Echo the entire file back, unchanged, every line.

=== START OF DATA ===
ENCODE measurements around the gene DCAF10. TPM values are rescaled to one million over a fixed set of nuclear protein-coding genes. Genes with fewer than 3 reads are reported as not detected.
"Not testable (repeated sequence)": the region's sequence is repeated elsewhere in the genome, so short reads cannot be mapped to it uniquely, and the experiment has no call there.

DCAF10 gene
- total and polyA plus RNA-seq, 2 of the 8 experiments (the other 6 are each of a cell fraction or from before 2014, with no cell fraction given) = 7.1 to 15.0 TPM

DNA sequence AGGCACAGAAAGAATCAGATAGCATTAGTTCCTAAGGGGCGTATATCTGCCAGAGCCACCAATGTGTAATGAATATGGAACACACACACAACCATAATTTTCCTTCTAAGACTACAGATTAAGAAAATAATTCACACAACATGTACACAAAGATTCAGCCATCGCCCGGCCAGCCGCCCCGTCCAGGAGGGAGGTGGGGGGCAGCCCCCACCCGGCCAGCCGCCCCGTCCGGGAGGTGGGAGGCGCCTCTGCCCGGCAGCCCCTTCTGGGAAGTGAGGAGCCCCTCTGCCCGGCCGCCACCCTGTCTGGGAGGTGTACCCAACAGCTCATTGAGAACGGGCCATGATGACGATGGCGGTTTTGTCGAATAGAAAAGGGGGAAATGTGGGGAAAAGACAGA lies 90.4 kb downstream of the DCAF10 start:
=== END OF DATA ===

ENCODE measurements around the gene DCAF10. TPM values are rescaled to one million over a fixed set of nuclear protein-coding genes. Genes with fewer than 3 reads are reported as not detected.
"Not testable (repeated sequence)": the region's sequence is repeated elsewhere in the genome, so short reads cannot be mapped to it uniquely, and the experiment has no call there.

DCAF10 gene
- total and polyA plus RNA-seq, 2 of the 8 experiments (the other 6 are each of a cell fraction or from before 2014, with no cell fraction given) = 7.1 to 15.0 TPM

DNA sequence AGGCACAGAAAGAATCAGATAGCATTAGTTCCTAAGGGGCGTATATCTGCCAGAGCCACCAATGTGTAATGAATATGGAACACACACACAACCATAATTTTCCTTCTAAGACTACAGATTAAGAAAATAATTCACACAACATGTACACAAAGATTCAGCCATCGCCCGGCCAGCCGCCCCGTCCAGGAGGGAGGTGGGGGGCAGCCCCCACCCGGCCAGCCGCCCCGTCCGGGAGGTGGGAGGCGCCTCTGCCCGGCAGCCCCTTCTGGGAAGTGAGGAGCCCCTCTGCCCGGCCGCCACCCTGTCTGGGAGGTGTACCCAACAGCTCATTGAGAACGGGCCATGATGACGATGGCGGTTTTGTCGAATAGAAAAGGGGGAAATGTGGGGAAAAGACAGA lies 90.4 kb downstream of the DCAF10 start: